NOAA 2006-R271
Contact: Delores Clark
NOAA News Releases 2006
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NOAA’s Center for Tsunami Research has completed a comprehensive tsunami modeling study for Pearl Harbor. The study concludes that the risk of a destructive tsunami inside Pearl Harbor is low. Model results show minor inundation even for the worst case scenario.

The study has direct relevance for NOAA’s decision to locate its new Pacific Regional Center on Ford Island – located in the middle of Pearl Harbor. The new center will consolidate NOAA operations, including the Pacific Tsunami Warning Center, whose offices are currently scattered throughout the island of Oahu. The study results have been incorporated into NOAA’s environmental assessment as required under the National Environmental Policy Act.

“The study shows that none of the historic tsunamis, nor any of the 18 modeled scenario events – based on magnitude 9.3 earthquakes – caused inundation at the proposed location of the NOAA facility,” said Eddie Bernard, director of NOAA’s Pacific Marine Environment Lab, which operates the research center. “The models indicate that the greatest rise in water levels at Ford Island would be less than five feet above mean high water level. The NOAA building site is located at 10 feet above mean high water level.”

Scientists created a database of 804 tsunami sources from 15 subduction zones in the Pacific for the study. They used the most advanced suite of tsunami models capable of simulating three processes of tsunami evolution: generation, transoceanic propagation, and inundation of dry land.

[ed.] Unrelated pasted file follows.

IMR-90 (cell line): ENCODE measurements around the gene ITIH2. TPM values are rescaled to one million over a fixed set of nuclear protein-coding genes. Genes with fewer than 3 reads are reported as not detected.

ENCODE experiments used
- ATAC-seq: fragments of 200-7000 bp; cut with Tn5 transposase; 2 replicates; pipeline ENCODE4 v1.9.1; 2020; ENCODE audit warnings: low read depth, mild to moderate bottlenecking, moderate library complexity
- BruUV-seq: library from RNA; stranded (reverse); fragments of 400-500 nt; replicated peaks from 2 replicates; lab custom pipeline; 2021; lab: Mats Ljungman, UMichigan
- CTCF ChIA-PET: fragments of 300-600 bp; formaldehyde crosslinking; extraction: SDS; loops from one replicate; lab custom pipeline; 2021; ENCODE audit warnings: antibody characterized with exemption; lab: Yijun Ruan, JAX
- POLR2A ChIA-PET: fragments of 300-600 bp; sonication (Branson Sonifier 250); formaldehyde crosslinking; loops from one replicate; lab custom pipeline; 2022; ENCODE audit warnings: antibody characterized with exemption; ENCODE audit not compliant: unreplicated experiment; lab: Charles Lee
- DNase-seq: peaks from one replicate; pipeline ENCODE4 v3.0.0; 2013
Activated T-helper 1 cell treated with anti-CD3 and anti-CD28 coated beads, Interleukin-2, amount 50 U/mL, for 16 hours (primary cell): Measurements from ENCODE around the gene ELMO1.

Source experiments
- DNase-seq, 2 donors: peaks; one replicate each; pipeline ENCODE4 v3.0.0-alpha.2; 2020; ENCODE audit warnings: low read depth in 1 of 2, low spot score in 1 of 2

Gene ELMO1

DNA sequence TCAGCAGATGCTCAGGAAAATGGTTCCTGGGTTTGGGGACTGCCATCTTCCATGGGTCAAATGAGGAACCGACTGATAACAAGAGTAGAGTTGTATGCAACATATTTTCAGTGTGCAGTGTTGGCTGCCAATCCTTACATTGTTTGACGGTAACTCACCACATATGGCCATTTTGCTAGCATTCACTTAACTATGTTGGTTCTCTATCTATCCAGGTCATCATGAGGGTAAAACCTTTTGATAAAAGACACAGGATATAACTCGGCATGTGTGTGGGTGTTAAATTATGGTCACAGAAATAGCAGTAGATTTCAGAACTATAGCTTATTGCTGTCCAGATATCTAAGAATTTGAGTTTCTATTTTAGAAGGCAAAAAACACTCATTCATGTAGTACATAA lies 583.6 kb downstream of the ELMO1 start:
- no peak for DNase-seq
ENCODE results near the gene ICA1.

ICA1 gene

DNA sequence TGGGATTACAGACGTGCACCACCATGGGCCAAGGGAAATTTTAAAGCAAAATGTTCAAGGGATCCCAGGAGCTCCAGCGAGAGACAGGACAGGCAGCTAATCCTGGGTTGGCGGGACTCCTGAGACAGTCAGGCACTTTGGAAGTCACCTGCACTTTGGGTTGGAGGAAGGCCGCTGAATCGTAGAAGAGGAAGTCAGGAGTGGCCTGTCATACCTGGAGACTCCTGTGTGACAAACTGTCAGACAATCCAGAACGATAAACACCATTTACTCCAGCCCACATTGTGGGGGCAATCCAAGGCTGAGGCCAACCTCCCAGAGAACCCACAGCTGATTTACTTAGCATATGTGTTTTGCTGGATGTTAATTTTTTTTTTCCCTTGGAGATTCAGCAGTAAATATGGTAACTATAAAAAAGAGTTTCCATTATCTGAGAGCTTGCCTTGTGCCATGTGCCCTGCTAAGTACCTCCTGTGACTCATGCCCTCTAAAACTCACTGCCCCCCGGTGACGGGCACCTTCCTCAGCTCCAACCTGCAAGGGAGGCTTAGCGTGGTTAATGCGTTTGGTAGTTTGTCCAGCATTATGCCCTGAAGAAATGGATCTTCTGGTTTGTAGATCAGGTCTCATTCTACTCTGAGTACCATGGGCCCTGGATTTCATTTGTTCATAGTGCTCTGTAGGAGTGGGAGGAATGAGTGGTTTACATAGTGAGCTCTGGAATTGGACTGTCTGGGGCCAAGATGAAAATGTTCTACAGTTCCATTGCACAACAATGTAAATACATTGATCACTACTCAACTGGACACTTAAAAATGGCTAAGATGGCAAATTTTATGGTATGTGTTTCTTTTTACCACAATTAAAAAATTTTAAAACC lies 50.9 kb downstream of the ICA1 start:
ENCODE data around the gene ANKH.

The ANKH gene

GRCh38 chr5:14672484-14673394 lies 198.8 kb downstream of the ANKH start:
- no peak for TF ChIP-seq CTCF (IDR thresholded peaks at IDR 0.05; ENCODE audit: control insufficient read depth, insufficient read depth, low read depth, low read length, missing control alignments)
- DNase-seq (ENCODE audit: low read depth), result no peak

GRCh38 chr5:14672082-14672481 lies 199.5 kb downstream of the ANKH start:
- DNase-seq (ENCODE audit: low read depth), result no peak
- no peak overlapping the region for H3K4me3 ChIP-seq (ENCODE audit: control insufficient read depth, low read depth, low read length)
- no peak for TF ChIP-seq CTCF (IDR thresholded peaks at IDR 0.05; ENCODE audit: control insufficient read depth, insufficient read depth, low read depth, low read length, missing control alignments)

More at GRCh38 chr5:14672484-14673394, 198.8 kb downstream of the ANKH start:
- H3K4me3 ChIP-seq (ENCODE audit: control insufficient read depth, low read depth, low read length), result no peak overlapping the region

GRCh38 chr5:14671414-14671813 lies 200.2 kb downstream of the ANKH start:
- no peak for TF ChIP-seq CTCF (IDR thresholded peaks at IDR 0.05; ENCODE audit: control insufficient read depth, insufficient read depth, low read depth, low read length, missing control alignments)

These tsunami models have been thoroughly validated and are the bases for the new U.S. tsunami forecast system being implemented at NOAA’s Tsunami Warning centers in Hawaii and Alaska. The models use the best available data on water depths and land elevations for Pearl Harbor, including any recent changes. This is necessary as tsunamis respond to small variations of water depths near shore, the location of the shoreline, and the land elevations within any possible inundation zones.

“The study validates historic and anecdotal records which show no evidence of destructive tsunamis in Pearl Harbor from distant sources,” added Bernard.

In 2007 NOAA, an agency of the U.S. Commerce Department, celebrates 200 years of science and service to the nation. Starting with the establishment of the U.S. Coast and Geodetic Survey in 1807 by Thomas Jefferson, much of America's scientific heritage is rooted in NOAA. The agency is dedicated to enhancing economic security and national safety through the prediction and research of weather and climate-related events and information service delivery for transportation, and by providing environmental stewardship of our nation's coastal and marine resources. Through the emerging Global Earth Observation System of Systems (GEOSS), NOAA is working with its federal partners, more than 60 countries and the European Commission to develop a global monitoring network that is as integrated as the planet it observes, predicts, and protects.

On the Web:


NOAA Technical Memorandum, “Assessment of Potential Tsunami Impact for Pearl
Harbor Hawaii”: